Ultrastructural aspects of the hypersensitive reaction in tomato root cells resistant to Meloidogyne incognita


  • T. Bleve-Zacheo
  • G. Zacheo
  • M. T. Melillo
  • F. Lamberti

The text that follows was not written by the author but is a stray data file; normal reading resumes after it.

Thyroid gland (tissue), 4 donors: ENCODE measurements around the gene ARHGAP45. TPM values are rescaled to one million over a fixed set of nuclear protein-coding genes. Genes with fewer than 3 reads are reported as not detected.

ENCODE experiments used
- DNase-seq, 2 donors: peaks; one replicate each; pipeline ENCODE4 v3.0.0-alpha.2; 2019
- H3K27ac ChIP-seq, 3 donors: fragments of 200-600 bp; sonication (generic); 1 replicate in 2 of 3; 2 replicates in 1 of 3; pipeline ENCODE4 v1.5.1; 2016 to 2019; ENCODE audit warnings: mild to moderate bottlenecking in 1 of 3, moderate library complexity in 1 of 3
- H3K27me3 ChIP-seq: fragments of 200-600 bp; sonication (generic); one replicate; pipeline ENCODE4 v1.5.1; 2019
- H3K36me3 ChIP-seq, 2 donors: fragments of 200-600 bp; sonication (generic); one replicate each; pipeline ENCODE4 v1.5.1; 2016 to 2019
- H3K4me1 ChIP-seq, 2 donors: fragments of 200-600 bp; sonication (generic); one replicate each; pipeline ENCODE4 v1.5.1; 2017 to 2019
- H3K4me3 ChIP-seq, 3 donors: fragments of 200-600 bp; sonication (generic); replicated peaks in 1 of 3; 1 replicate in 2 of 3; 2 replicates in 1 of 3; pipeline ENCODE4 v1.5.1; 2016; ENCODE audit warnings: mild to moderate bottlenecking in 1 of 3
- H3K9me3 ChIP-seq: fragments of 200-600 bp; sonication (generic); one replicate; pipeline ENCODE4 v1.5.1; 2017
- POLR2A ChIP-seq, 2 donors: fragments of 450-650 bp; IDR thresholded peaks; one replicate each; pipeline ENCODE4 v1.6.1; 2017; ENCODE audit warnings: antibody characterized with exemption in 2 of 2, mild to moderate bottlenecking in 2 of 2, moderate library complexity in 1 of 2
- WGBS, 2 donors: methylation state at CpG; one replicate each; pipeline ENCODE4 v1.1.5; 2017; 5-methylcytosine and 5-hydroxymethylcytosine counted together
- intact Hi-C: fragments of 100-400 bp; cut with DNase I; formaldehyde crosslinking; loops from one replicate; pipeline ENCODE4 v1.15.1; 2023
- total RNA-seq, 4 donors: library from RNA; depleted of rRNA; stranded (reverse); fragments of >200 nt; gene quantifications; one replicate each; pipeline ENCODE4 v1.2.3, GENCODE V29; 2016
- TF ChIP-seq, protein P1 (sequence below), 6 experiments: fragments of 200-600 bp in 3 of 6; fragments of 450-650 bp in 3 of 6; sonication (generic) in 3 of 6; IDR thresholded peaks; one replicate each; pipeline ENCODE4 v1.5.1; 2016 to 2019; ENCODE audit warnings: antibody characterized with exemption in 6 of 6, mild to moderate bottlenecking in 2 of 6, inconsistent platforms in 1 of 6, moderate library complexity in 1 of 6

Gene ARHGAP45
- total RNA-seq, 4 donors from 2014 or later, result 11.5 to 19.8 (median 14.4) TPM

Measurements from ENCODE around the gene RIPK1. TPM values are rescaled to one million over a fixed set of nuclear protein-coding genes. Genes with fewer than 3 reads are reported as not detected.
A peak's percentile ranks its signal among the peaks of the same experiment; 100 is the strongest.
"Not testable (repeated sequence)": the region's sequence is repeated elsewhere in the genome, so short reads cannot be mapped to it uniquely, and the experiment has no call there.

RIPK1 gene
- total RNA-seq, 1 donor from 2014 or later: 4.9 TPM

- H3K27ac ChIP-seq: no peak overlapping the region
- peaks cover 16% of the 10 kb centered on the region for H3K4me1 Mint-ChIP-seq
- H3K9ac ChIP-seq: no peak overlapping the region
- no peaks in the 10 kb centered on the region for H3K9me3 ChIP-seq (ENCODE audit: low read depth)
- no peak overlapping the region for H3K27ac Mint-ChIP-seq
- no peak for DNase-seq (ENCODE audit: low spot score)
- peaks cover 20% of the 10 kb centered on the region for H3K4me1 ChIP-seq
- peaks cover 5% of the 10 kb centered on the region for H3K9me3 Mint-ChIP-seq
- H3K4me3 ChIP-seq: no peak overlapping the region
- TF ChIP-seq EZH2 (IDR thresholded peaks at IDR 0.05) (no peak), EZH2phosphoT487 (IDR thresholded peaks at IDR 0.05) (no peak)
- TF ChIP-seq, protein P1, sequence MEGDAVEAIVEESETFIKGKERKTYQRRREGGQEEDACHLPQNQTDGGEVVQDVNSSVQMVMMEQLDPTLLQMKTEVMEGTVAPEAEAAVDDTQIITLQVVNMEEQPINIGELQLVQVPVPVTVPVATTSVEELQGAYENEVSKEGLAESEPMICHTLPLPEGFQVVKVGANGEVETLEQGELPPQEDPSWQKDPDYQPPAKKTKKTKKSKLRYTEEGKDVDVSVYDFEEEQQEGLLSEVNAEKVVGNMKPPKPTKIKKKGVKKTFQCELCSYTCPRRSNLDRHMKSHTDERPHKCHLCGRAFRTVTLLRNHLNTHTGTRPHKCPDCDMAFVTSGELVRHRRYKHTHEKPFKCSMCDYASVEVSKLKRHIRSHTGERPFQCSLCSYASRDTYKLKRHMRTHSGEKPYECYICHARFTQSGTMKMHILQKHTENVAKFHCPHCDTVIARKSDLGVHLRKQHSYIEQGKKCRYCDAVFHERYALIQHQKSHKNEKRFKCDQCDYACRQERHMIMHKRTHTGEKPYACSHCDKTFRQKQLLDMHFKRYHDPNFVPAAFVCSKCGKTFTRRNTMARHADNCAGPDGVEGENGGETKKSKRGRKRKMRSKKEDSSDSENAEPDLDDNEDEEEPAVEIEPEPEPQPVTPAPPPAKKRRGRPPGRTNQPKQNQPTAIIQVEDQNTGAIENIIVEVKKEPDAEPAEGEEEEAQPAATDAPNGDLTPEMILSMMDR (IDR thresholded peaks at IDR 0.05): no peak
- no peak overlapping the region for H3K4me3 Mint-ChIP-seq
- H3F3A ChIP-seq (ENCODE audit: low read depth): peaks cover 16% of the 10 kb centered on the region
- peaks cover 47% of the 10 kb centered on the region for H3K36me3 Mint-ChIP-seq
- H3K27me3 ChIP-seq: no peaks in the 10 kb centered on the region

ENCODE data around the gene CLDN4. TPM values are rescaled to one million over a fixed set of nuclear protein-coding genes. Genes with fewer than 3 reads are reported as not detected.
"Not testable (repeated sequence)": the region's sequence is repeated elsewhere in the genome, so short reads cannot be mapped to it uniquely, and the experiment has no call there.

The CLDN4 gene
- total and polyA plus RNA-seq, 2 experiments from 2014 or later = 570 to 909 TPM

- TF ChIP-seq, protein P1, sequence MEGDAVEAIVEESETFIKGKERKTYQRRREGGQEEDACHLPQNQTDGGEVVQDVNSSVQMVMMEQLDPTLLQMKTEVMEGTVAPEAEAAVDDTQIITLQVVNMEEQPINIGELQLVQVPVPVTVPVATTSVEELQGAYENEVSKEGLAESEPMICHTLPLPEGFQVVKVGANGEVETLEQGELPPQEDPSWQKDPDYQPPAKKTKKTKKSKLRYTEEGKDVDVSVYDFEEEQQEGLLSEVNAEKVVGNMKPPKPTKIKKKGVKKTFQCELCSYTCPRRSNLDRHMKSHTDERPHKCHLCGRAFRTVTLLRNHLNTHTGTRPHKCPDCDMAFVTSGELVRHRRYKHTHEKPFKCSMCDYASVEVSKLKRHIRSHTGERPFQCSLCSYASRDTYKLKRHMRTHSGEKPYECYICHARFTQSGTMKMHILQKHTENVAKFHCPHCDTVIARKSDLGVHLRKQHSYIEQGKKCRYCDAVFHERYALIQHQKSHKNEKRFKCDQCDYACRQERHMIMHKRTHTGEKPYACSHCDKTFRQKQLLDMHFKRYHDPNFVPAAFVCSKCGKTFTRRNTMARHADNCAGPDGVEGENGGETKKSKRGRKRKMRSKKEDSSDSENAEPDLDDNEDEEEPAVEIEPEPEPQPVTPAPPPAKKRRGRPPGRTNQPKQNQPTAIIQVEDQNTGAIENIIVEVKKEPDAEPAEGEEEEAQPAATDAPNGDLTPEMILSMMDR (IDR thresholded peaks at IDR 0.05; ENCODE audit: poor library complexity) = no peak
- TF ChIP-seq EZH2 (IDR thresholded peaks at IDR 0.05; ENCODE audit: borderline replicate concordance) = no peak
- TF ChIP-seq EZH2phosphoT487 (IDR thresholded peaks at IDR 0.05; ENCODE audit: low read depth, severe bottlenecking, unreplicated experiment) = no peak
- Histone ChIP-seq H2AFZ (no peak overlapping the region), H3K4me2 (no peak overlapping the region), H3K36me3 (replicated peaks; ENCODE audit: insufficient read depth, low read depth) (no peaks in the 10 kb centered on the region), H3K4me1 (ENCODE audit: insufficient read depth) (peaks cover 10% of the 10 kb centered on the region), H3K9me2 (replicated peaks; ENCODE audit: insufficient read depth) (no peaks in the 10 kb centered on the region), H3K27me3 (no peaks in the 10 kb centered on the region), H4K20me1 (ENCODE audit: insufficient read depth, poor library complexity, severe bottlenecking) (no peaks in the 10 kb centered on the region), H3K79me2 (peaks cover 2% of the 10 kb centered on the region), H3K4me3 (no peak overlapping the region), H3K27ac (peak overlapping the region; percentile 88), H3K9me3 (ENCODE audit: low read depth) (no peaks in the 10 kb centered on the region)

Juveniles of the root-knot nematode, Meloidogyne incognita (Kofoid et White) Chitw., enter the roots of resistant or susceptible plants in the same numbers (Reynolds et al., 1970). In the tomato cv. Hawaii cells around the anterior end of root-knot nematodes were killed within 24 hours of invasion of the roots (Riggs and Winstead, 1959). Rapid death of the cells isolates the nematode and injury is thus confined to a few cells (Rohde, 1972). This incompatible host-parasite interaction (hypersensitive reaction) has been reported as a common type of response in resistant plants for a wide variety of pathogens (Riggs and Winstead, 1959; Rohde, 1965; Klement and Goodman, 1967; Loebenstein, 1972; Brown, 1978; Politis and Goodman, 1978; Heath, 1980 and 1981). Ultrastructural changes that occur during the development of a hypersensitive reaction (HR) in tomato cv. Nematex, resistant to M. incognita, have been described by Paulson and Webster (1972). However, the mechanism by which resistant plants starve parasitic nematodes and prevent their development remains unknown. This study was undertaken to obtain additional data on the ultrastructural changes in response to penetration of M. incognita in the roots of tomato cv. Brech, resistant to this nematode. Histochemical tests were also made to investigate the nature of the material occurring between the cell wall and plasmalemma in cells surrounding the necrosis.